5. Get long-term disability insurance. Get long-term disability insurance. Yes, this is something else you might resist thinking about, but the fact is, people 35 - 65 are more likely to become disabled than to die. Therefore, it's very important that the primary wage earner in the family has disability insurance. It will provide for your family if you're disabled and can't work. Check with the Personnel Department at work to see if you're covered and, if so, what the terms of the coverage are; if you don't think it's enough, you may be able to get more.

6. Make a will and update your beneficiaries. It's a major consolation to know that your child will be raised and provided for in the way you intend if something happens to you. One way to insure this is to make a will that states who should take care of your child and his or her finances (it doesn't have to be the same person, and often shouldn't be). Also check your retirement accounts. Usually you name the beneficiaries of retirement accounts like IRAs and 401(k)s when you open them. You'll want to be sure these are updated to reflect your current intentions.

7. Study your employer's maternity and paternity leave policies. It's important to know what benefits your company offers new parents. If you work full time and plan to return to your job after your baby is born, find out about your company's maternity leave policy. Thanks to the Family and Medical Leave Act, mothers and fathers who have worked at least one year for a company with 50 or more employees are entitled to up to 12 weeks of unpaid time off. You are also guaranteed to get your job back at the end of your leave. If you work for a smaller company, be sure to check into whether any maternity benefits are offered.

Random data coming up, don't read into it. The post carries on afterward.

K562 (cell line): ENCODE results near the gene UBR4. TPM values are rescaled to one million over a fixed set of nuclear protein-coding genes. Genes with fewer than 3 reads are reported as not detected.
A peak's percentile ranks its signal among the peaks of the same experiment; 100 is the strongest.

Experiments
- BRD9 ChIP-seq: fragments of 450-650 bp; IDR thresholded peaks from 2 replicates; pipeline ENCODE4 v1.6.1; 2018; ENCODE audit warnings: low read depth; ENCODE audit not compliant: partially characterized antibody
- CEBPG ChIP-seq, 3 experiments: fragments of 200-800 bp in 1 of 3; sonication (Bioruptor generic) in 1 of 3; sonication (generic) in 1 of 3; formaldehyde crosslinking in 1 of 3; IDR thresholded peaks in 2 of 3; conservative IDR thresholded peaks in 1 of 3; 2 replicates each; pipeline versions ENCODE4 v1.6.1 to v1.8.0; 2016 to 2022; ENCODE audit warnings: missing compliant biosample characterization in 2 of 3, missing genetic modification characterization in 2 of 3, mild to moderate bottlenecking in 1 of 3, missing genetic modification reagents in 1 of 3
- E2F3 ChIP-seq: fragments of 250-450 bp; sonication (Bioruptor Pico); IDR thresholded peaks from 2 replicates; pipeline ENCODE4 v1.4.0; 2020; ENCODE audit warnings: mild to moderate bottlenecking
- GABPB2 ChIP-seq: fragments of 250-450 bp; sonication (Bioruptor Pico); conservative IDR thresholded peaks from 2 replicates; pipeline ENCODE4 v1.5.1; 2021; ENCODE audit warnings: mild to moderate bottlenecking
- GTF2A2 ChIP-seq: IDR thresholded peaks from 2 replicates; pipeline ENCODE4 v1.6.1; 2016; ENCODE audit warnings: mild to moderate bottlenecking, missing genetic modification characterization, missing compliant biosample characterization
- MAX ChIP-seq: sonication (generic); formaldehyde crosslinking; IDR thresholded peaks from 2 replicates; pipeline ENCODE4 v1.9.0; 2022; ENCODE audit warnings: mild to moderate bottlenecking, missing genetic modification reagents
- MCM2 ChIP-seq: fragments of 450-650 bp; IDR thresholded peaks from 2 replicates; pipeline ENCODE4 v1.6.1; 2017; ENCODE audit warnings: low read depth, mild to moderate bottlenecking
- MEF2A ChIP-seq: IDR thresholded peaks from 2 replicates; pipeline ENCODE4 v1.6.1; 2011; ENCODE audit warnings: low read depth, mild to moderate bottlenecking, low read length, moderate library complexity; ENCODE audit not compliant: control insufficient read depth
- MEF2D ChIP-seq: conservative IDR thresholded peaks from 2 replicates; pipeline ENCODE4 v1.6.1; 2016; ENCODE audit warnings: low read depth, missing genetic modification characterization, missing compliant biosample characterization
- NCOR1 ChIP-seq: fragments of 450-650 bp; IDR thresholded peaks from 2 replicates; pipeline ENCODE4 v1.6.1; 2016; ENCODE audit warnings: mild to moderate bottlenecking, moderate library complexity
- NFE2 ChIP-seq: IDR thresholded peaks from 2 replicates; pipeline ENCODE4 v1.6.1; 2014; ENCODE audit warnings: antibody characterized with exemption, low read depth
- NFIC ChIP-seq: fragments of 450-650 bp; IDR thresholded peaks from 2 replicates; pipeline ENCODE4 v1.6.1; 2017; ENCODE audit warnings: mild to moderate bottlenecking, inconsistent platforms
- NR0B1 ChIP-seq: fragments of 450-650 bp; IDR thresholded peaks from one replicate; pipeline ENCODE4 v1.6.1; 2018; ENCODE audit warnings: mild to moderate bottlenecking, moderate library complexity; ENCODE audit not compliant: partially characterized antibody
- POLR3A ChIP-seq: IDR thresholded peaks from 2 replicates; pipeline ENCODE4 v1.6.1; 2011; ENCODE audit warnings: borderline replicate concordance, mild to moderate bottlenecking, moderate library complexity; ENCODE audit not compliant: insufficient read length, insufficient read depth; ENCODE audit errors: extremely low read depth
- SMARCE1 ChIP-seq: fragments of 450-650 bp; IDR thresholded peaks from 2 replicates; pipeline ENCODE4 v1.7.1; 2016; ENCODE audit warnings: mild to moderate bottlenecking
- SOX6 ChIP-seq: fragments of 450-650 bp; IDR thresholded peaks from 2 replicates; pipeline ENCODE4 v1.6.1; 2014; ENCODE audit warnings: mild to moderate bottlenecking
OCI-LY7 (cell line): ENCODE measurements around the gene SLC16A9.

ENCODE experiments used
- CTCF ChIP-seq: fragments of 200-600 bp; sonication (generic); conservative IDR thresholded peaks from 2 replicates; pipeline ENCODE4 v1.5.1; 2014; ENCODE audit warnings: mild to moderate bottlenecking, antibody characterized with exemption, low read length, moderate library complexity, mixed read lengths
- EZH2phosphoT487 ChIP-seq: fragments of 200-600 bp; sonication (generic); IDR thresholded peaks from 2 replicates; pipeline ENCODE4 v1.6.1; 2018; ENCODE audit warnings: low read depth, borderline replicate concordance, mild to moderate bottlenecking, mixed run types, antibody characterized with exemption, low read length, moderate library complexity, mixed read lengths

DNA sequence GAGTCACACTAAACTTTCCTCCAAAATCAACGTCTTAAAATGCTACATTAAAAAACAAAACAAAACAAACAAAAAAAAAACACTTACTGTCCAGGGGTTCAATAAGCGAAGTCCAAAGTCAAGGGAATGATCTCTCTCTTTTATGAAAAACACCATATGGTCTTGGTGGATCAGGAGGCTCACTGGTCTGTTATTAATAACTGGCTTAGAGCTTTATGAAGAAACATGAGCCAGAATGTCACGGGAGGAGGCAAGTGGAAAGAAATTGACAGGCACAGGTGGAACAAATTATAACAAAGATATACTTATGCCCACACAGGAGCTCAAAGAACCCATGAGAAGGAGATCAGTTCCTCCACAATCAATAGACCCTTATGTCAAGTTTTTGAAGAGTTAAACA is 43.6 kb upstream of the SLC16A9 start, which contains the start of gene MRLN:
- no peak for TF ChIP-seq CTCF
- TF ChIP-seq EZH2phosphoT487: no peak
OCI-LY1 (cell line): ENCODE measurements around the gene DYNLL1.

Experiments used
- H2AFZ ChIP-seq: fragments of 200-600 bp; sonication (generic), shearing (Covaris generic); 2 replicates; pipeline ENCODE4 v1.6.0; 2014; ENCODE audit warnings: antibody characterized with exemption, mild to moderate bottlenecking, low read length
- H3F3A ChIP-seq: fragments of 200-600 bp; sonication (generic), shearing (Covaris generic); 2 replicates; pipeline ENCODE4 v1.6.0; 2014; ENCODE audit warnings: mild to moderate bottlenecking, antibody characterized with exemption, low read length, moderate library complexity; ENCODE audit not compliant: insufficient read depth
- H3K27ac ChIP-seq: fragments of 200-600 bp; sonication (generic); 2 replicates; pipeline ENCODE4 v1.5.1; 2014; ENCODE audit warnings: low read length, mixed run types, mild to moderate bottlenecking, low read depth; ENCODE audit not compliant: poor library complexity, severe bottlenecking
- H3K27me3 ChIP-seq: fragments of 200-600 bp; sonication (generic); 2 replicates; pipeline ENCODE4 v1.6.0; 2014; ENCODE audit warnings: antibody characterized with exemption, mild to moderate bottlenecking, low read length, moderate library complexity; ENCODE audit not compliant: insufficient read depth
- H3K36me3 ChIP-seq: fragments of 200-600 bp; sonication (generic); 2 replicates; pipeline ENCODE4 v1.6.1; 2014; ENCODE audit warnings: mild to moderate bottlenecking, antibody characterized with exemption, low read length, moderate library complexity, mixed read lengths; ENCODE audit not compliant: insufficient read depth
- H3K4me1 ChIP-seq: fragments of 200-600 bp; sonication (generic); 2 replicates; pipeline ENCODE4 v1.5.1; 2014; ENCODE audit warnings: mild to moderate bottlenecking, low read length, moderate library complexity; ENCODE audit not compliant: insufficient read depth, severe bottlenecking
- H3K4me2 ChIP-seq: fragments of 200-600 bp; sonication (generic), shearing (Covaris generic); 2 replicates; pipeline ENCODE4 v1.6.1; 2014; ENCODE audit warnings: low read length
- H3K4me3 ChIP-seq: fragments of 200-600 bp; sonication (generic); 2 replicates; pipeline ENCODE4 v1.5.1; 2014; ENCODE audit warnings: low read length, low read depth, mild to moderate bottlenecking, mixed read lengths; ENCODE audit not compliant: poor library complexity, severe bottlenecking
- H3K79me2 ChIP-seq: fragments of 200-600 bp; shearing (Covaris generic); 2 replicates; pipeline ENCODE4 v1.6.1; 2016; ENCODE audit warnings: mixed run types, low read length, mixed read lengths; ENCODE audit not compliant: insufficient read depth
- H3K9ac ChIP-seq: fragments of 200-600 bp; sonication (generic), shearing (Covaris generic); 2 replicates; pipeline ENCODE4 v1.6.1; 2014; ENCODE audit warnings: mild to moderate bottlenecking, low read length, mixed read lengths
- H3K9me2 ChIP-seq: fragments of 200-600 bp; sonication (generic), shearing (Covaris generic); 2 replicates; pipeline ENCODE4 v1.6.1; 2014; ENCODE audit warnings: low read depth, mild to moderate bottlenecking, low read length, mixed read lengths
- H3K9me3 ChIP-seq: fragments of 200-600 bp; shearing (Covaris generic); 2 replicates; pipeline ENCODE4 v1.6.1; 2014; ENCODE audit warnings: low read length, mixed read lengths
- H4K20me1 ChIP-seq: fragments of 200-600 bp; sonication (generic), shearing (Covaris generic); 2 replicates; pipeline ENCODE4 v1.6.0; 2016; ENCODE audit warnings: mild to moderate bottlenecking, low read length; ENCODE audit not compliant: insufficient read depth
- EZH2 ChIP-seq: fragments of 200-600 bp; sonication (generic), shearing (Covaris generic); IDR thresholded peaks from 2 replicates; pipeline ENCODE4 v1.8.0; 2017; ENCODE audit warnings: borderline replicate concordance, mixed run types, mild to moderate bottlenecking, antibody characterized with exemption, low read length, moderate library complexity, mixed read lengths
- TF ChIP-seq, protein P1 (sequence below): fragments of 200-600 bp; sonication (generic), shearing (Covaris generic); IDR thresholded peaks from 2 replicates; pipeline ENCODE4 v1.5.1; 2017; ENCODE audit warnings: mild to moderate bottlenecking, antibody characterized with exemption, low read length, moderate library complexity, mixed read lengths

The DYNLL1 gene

I work outside the home. What employee benefit information should I look at before getting pregnant?

If you intend to return to your place of employment after the birth, you need to find out about your employer's policies on maternity or paternity leave before you get pregnant. Some policies are dictated by the Family Medical Leave Act (FMLA); others are at the discretion of the employer.

Look into paid maternity leave, short-term disability, flexible spending accounts, sick leave, vacation time, flex time, new mom benefits, and paternity leave.

  • Paid maternity leave: If you have worked at a company with 50-plus employees for at least one year, you are entitled to 12 weeks of unpaid maternity leave and are guaranteed your job back. Find out if your employer offers any paid leave.
  • Short-term disability: If your employer has such a policy, typically it will pay 60%-70% of your gross income for approximately six weeks following the birth of your child.
  • Flexible spending account: If your employer offers one of these accounts, you can put aside pre-tax money toward deductibles and uncovered medical expenses.
  • Sick leave: If your employer allows you to substitute accrued paid sick leave for unpaid maternity leave, take advantage of this. Federal law does not require it, but your employer may do so.
  • Vacation time: If you have accrued paid vacation or personal time, federal law says that you may substitute it for your unpaid maternity leave.
  • Flex time: If your employer offers flex time, you may have the option of a gradual-return-to-work schedule, flexible hours, job sharing, compressed work weeks, or the chance to work from your home after the baby is born.